- By
**gryta** - Follow User

- 58 Views
- Uploaded on

Download Presentation
## PowerPoint Slideshow about ' How to Determine Complexities' - gryta

**An Image/Link below is provided (as is) to download presentation**

Download Policy: Content on the Website is provided to you AS IS for your information and personal use and may not be sold / licensed / shared on other websites without getting consent from its author.While downloading, if for some reason you are not able to download a presentation, the publisher may have deleted the file from their server.

- - - - - - - - - - - - - - - - - - - - - - - - - - E N D - - - - - - - - - - - - - - - - - - - - - - - - - -

Presentation Transcript

Algorithm Analysis: The Big-O Notation

Example 1-2 Illustrates dominant operations

2 operations

1 operation

1 operation

N times the condition is TRUE

+ 1 time the condition is FALSE

1 operation

N+1 operations

2N operations

N operations

Executed while the cond. is TRUE

N operations

3 operations

Only one of them will be executed, take the max: 2

1 operation

2 operations

1 operation

3 operation

If the while loop executes N times then:

2+1+1+1+5*N + 1 + 3 + 1 + (2 ) + 3 = 5N+(15 )

Data Structures Using C++ 2E

Algorithm Analysis: The Big-O Notation

How to count for loops

for (initialization; condition; increase){

statement1;

statement2;

. . .

}

Times the cond. Is TRUE + 1 (when the condition is FALSE

1 op

Times the cond. Is TRUE

Times the cond. Is TRUE

Data Structures Using C++ 2E

3

Example

for(i=1; i<=5; i++)

for(j=1;j<=5; j++)

{

cout <<“*”;

sum =sum+j;

}

Finally: 147

1 op

6 op

5 op

- for(i=1; i<=n; i++)
- for(j=1; j<=n; j++){
- cout <<“*”;
- Sum=sum + j;
- }

25 op

30 op

5 op

25 op

2n+2+

2n2+2n+

3n2

= 5n2+ 4n+2

25 op

25 op

Data Structures Using C++ 2E

Algorithm Analysis: The Big-O Notation (cont’d.)

Sequential search algorithm

n: represents list size

f(n): number of basic operations (3n + 2)

c: units of computer time to execute one operation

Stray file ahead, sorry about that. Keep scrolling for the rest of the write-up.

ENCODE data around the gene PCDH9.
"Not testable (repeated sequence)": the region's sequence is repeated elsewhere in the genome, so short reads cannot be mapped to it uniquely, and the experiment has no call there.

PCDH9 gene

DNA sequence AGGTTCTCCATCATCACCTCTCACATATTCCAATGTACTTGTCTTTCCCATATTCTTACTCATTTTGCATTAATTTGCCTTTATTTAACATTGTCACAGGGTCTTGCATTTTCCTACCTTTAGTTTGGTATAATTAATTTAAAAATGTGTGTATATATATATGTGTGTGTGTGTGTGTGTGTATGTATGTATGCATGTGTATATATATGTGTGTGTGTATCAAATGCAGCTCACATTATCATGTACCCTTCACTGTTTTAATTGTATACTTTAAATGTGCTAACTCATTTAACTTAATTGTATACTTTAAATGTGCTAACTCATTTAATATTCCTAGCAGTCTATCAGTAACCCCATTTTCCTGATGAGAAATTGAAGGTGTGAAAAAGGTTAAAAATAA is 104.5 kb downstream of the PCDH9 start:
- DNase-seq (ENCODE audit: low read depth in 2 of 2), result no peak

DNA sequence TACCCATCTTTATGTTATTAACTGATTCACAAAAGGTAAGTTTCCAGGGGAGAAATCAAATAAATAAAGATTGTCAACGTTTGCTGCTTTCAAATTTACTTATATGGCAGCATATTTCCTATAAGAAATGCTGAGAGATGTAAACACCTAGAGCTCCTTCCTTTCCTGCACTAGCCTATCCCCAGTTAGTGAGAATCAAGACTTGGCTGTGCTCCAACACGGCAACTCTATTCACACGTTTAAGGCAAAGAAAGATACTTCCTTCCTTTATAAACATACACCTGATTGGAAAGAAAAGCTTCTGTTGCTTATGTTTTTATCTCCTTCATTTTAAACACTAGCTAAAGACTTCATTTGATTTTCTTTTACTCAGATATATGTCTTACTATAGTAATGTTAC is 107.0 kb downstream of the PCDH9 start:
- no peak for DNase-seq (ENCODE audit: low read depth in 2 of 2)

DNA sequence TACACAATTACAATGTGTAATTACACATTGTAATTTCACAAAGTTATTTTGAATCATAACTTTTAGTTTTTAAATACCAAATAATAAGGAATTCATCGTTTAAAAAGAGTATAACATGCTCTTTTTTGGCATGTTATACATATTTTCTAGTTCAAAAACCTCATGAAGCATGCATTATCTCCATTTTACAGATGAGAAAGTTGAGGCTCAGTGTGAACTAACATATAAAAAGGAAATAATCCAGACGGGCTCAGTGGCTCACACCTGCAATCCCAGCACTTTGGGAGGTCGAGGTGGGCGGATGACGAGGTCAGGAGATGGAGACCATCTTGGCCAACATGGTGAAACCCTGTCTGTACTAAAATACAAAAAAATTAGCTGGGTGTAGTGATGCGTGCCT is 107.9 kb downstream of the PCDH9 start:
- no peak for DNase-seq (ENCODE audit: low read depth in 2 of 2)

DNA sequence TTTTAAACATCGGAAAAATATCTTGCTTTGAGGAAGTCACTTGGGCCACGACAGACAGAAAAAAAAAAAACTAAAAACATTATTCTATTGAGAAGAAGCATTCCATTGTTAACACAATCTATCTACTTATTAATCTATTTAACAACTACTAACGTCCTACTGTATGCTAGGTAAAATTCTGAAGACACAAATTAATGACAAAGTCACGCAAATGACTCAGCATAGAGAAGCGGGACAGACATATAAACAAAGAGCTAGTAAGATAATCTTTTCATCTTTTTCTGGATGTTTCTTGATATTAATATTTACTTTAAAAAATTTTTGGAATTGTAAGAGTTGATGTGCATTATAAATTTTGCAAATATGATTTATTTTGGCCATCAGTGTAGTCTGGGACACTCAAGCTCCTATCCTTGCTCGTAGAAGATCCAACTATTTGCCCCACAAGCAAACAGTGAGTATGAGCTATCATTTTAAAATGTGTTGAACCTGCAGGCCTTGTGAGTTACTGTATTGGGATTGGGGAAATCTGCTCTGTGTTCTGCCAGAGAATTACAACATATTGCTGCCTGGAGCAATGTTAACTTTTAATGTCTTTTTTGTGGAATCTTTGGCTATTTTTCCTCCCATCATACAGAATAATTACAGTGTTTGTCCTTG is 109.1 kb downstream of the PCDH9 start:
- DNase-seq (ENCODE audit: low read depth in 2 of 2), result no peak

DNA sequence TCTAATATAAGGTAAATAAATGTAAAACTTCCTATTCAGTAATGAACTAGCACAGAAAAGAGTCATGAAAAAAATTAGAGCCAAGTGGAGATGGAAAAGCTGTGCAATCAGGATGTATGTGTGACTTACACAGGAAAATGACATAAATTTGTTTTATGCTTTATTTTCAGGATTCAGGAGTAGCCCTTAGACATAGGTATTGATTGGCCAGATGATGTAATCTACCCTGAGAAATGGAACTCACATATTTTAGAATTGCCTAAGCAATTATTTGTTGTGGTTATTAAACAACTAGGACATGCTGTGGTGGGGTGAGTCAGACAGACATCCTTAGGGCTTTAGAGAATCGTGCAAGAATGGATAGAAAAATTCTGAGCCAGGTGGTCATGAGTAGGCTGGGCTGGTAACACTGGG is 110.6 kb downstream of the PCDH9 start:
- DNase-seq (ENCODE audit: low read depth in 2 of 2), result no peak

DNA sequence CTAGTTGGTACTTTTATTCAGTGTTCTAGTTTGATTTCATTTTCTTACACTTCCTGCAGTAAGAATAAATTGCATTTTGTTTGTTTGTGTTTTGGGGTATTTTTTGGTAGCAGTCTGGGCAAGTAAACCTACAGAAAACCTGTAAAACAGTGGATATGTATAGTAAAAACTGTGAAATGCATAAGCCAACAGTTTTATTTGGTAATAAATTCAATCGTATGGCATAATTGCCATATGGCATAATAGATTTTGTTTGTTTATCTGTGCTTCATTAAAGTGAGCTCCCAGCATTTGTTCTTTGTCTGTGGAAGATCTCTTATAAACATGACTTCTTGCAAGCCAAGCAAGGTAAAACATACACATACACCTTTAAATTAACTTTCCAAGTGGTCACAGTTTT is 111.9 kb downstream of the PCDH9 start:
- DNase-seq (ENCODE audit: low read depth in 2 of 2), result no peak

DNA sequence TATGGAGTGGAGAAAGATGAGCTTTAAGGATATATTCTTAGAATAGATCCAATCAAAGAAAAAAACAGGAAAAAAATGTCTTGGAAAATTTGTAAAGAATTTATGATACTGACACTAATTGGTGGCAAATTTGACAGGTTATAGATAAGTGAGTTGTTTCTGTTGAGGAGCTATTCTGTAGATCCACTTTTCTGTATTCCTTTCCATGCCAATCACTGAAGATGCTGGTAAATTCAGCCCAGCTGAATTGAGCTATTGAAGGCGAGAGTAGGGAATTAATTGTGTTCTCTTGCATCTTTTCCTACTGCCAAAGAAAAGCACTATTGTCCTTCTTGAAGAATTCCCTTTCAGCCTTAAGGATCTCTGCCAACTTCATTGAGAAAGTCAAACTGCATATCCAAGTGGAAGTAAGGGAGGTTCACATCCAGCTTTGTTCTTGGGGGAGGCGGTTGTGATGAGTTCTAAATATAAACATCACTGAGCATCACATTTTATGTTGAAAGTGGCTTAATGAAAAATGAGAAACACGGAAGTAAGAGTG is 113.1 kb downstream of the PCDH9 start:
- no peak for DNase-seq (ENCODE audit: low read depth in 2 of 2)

Depends on computer speed (varies)

cf(n): computer time to execute f(n) operations

for(i=0; i<n; i++) // at most 1 + (n+1) + n

if(a[i] = = searchKey) // at most n

return true; // 0 or 1 time

Total ops = 3n + 2

Data Structures Using C++ 2E

5

Algorithm Analysis: The Big-O Notation (cont’d.)

TABLE 1-1 Various values of n, 2n, n2, and n2 + n

(n) and (2n) are close, so we magnify (n)

(n2) and (n2 + n) are close, so we magnify (n2)

6

Data Structures Using C++ 2E

Algorithm Analysis: The Big-O Notation (cont’d.)

TABLE 1-1 Various values of n, 2n, n2, and n2 + n

When n becomes too large, n and n2 becomes very different

Data Structures Using C++ 2E

7

Sequence of statements

- In general, how can you determine the running time of a piece of code? The answer is that it depends on what kinds of statements are used.
- Sequence of statements statement1; statement 2; ... statement k;
- (Note: this is code that really is exactly k statements; this is not an unrolled loop like the N calls to add shown above.) The total time is found by adding the times for all statements:
- total time = time(statement 1) + time(statement 2) + ... + time(statement k)
- If each statement is "simple" (only involves basic operations) then the time for each statement is constant and the total time is also constant: O(1).

if-then-else statements

- if (condition)

{ sequence of statements 1 }

else

{ sequence of statements 2 }